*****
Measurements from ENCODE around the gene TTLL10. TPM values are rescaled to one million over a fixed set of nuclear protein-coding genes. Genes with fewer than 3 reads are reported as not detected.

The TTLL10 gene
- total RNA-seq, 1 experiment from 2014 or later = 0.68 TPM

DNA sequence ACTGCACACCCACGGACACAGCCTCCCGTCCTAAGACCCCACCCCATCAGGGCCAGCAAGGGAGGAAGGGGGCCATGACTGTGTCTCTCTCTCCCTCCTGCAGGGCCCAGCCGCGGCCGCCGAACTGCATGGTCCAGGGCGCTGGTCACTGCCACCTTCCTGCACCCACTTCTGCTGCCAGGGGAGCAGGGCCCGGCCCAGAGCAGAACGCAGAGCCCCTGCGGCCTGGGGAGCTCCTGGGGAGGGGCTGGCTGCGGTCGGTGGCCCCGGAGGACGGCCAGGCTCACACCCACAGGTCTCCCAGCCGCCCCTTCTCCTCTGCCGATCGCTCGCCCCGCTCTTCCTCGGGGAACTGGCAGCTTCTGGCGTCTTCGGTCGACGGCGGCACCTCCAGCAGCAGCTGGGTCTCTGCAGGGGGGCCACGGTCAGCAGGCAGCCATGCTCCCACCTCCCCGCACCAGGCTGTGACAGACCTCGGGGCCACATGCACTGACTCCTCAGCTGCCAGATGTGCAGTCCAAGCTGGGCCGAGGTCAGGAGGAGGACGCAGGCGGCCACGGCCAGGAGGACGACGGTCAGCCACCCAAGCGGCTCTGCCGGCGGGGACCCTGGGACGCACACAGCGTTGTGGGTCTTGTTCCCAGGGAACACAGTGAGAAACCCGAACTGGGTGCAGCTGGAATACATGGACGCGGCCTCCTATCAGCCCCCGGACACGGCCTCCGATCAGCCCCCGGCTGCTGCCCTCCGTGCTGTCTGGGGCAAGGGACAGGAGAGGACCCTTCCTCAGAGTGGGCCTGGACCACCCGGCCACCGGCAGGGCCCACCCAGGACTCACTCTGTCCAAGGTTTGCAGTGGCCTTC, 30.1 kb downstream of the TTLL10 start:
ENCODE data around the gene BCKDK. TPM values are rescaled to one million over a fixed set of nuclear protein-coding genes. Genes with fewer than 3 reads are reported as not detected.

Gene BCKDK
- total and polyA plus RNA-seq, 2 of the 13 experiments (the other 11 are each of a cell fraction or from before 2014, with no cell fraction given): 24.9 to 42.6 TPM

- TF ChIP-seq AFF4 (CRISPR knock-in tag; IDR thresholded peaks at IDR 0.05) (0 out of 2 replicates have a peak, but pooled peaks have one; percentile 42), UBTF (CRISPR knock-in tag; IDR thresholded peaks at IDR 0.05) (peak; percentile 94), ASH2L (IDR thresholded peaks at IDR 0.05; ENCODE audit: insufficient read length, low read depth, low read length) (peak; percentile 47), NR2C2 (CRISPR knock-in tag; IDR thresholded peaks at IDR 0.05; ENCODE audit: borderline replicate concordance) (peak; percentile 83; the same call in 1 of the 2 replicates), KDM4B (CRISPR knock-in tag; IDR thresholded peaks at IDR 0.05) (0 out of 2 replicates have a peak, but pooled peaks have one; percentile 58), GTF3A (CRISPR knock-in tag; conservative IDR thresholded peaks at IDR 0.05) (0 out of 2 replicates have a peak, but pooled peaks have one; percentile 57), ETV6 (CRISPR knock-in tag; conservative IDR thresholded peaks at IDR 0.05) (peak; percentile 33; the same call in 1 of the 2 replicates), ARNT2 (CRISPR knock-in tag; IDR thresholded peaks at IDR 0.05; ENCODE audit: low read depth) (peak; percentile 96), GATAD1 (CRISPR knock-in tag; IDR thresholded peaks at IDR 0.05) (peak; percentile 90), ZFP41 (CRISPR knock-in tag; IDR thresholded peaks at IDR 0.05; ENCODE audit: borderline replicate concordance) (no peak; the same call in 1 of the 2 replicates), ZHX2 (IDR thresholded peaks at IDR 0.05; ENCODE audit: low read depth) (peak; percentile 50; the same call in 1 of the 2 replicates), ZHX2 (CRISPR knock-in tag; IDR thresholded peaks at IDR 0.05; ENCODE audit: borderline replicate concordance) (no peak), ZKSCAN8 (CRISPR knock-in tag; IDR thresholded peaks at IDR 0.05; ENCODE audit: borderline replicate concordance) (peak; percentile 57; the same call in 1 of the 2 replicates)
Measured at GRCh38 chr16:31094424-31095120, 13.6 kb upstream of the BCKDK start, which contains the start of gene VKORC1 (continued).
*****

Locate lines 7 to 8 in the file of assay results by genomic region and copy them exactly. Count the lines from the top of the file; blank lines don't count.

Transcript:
- total and polyA plus RNA-seq, 2 of the 13 experiments (the other 11 are each of a cell fraction or from before 2014, with no cell fraction given): 24.9 to 42.6 TPM

- TF ChIP-seq AFF4 (CRISPR knock-in tag; IDR thresholded peaks at IDR 0.05) (0 out of 2 replicates have a peak, but pooled peaks have one; percentile 42), UBTF (CRISPR knock-in tag; IDR thresholded peaks at IDR 0.05) (peak; percentile 94), ASH2L (IDR thresholded peaks at IDR 0.05; ENCODE audit: insufficient read length, low read depth, low read length) (peak; percentile 47), NR2C2 (CRISPR knock-in tag; IDR thresholded peaks at IDR 0.05; ENCODE audit: borderline replicate concordance) (peak; percentile 83; the same call in 1 of the 2 replicates), KDM4B (CRISPR knock-in tag; IDR thresholded peaks at IDR 0.05) (0 out of 2 replicates have a peak, but pooled peaks have one; percentile 58), GTF3A (CRISPR knock-in tag; conservative IDR thresholded peaks at IDR 0.05) (0 out of 2 replicates have a peak, but pooled peaks have one; percentile 57), ETV6 (CRISPR knock-in tag; conservative IDR thresholded peaks at IDR 0.05) (peak; percentile 33; the same call in 1 of the 2 replicates), ARNT2 (CRISPR knock-in tag; IDR thresholded peaks at IDR 0.05; ENCODE audit: low read depth) (peak; percentile 96), GATAD1 (CRISPR knock-in tag; IDR thresholded peaks at IDR 0.05) (peak; percentile 90), ZFP41 (CRISPR knock-in tag; IDR thresholded peaks at IDR 0.05; ENCODE audit: borderline replicate concordance) (no peak; the same call in 1 of the 2 replicates), ZHX2 (IDR thresholded peaks at IDR 0.05; ENCODE audit: low read depth) (peak; percentile 50; the same call in 1 of the 2 replicates), ZHX2 (CRISPR knock-in tag; IDR thresholded peaks at IDR 0.05; ENCODE audit: borderline replicate concordance) (no peak), ZKSCAN8 (CRISPR knock-in tag; IDR thresholded peaks at IDR 0.05; ENCODE audit: borderline replicate concordance) (peak; percentile 57; the same call in 1 of the 2 replicates)